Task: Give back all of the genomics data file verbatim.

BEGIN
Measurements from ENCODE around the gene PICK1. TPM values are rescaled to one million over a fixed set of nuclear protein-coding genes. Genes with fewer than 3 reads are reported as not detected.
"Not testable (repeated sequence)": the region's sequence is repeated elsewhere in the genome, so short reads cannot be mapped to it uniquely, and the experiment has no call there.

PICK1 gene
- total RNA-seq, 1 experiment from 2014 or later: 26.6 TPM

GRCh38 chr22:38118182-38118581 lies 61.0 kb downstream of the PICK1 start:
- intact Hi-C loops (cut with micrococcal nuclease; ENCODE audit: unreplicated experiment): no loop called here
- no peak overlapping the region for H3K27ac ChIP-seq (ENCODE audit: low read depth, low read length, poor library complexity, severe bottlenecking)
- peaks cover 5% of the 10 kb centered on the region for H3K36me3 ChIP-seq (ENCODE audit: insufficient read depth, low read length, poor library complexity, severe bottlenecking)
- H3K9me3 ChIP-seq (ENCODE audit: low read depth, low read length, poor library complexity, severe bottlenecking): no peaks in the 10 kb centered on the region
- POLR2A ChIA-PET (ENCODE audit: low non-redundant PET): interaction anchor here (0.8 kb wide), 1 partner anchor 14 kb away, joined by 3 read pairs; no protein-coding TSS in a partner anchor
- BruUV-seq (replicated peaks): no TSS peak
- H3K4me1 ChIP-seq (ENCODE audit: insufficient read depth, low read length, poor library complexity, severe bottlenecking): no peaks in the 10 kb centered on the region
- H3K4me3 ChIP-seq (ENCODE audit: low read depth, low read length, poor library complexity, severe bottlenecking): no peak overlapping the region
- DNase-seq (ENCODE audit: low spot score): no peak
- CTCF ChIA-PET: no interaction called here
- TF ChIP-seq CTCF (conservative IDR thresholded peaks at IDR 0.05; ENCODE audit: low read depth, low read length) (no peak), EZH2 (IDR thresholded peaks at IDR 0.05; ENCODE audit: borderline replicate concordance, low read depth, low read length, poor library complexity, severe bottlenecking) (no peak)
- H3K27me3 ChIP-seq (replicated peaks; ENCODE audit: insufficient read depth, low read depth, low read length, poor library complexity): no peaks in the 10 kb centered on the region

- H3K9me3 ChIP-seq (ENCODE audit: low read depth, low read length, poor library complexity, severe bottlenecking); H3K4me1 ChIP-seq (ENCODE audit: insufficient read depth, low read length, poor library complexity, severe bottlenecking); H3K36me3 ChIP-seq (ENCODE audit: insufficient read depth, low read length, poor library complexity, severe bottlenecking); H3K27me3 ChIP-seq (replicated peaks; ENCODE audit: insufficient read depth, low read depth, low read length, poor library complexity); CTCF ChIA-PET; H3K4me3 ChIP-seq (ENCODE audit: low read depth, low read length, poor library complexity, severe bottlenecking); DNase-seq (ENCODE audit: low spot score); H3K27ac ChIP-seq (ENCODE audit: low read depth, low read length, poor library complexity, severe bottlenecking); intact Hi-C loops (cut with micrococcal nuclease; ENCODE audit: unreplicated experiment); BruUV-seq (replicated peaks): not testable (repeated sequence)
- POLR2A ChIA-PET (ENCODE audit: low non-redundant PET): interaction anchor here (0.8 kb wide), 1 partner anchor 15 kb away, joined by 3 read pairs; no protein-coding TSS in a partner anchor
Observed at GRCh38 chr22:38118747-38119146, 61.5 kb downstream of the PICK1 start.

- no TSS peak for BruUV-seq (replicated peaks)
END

Measurements from ENCODE around the gene PICK1. TPM values are rescaled to one million over a fixed set of nuclear protein-coding genes. Genes with fewer than 3 reads are reported as not detected.
"Not testable (repeated sequence)": the region's sequence is repeated elsewhere in the genome, so short reads cannot be mapped to it uniquely, and the experiment has no call there.

PICK1 gene
- total RNA-seq, 1 experiment from 2014 or later: 26.6 TPM

GRCh38 chr22:38118182-38118581 lies 61.0 kb downstream of the PICK1 start:
- intact Hi-C loops (cut with micrococcal nuclease; ENCODE audit: unreplicated experiment): no loop called here
- no peak overlapping the region for H3K27ac ChIP-seq (ENCODE audit: low read depth, low read length, poor library complexity, severe bottlenecking)
- peaks cover 5% of the 10 kb centered on the region for H3K36me3 ChIP-seq (ENCODE audit: insufficient read depth, low read length, poor library complexity, severe bottlenecking)
- H3K9me3 ChIP-seq (ENCODE audit: low read depth, low read length, poor library complexity, severe bottlenecking): no peaks in the 10 kb centered on the region
- POLR2A ChIA-PET (ENCODE audit: low non-redundant PET): interaction anchor here (0.8 kb wide), 1 partner anchor 14 kb away, joined by 3 read pairs; no protein-coding TSS in a partner anchor
- BruUV-seq (replicated peaks): no TSS peak
- H3K4me1 ChIP-seq (ENCODE audit: insufficient read depth, low read length, poor library complexity, severe bottlenecking): no peaks in the 10 kb centered on the region
- H3K4me3 ChIP-seq (ENCODE audit: low read depth, low read length, poor library complexity, severe bottlenecking): no peak overlapping the region
- DNase-seq (ENCODE audit: low spot score): no peak
- CTCF ChIA-PET: no interaction called here
- TF ChIP-seq CTCF (conservative IDR thresholded peaks at IDR 0.05; ENCODE audit: low read depth, low read length) (no peak), EZH2 (IDR thresholded peaks at IDR 0.05; ENCODE audit: borderline replicate concordance, low read depth, low read length, poor library complexity, severe bottlenecking) (no peak)
- H3K27me3 ChIP-seq (replicated peaks; ENCODE audit: insufficient read depth, low read depth, low read length, poor library complexity): no peaks in the 10 kb centered on the region

- H3K9me3 ChIP-seq (ENCODE audit: low read depth, low read length, poor library complexity, severe bottlenecking); H3K4me1 ChIP-seq (ENCODE audit: insufficient read depth, low read length, poor library complexity, severe bottlenecking); H3K36me3 ChIP-seq (ENCODE audit: insufficient read depth, low read length, poor library complexity, severe bottlenecking); H3K27me3 ChIP-seq (replicated peaks; ENCODE audit: insufficient read depth, low read depth, low read length, poor library complexity); CTCF ChIA-PET; H3K4me3 ChIP-seq (ENCODE audit: low read depth, low read length, poor library complexity, severe bottlenecking); DNase-seq (ENCODE audit: low spot score); H3K27ac ChIP-seq (ENCODE audit: low read depth, low read length, poor library complexity, severe bottlenecking); intact Hi-C loops (cut with micrococcal nuclease; ENCODE audit: unreplicated experiment); BruUV-seq (replicated peaks): not testable (repeated sequence)
- POLR2A ChIA-PET (ENCODE audit: low non-redundant PET): interaction anchor here (0.8 kb wide), 1 partner anchor 15 kb away, joined by 3 read pairs; no protein-coding TSS in a partner anchor
Observed at GRCh38 chr22:38118747-38119146, 61.5 kb downstream of the PICK1 start.

- no TSS peak for BruUV-seq (replicated peaks)